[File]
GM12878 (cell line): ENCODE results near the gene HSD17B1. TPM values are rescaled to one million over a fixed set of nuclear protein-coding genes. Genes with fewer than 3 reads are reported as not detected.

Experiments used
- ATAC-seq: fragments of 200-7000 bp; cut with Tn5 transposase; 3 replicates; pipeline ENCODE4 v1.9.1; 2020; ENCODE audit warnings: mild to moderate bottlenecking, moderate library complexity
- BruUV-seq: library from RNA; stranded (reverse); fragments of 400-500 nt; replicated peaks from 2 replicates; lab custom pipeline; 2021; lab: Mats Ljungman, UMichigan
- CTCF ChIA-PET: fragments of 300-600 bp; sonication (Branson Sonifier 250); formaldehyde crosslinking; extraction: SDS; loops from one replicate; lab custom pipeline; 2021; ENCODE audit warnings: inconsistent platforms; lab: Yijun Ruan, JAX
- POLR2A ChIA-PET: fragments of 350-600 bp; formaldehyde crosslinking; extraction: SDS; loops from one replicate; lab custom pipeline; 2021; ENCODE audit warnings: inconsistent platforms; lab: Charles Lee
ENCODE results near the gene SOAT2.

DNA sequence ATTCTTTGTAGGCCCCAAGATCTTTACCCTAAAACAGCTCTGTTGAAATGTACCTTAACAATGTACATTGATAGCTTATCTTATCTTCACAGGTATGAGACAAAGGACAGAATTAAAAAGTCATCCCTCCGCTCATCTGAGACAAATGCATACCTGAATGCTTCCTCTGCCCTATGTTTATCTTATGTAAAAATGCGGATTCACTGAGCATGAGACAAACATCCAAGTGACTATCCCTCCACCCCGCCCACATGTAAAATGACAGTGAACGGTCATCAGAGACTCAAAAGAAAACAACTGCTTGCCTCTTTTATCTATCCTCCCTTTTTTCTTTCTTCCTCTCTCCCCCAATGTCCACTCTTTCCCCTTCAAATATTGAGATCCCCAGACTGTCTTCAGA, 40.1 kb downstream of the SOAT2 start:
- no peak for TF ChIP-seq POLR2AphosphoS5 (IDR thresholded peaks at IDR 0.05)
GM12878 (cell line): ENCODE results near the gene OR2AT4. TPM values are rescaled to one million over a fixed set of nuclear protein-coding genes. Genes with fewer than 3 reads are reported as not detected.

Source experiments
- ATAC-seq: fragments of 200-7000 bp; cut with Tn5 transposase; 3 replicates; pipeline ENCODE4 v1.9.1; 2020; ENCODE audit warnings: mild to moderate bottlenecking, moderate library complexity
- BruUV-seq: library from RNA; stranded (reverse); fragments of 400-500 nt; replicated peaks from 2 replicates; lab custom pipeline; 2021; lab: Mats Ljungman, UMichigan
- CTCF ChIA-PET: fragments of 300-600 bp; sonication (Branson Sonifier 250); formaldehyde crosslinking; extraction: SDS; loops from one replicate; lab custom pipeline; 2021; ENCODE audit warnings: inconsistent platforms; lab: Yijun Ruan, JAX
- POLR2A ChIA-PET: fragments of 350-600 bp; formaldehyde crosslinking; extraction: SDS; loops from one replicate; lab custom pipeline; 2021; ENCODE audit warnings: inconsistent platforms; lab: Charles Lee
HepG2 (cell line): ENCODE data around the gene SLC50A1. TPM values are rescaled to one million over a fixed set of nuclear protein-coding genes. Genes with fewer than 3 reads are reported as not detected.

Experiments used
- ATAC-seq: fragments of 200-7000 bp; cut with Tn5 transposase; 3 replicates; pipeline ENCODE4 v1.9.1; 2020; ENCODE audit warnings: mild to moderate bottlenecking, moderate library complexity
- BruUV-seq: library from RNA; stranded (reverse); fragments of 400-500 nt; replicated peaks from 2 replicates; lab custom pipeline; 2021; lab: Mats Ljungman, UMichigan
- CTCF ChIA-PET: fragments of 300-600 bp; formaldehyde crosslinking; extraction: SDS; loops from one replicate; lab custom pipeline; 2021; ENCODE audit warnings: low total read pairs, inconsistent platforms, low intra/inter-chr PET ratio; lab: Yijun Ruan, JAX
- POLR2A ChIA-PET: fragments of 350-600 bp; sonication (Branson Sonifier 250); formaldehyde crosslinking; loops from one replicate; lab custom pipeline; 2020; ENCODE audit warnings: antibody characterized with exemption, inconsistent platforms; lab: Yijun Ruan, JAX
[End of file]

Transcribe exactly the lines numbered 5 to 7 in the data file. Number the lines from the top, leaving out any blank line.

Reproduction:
- CTCF ChIA-PET: fragments of 300-600 bp; sonication (Branson Sonifier 250); formaldehyde crosslinking; extraction: SDS; loops from one replicate; lab custom pipeline; 2021; ENCODE audit warnings: inconsistent platforms; lab: Yijun Ruan, JAX
- POLR2A ChIA-PET: fragments of 350-600 bp; formaldehyde crosslinking; extraction: SDS; loops from one replicate; lab custom pipeline; 2021; ENCODE audit warnings: inconsistent platforms; lab: Charles Lee
ENCODE results near the gene SOAT2.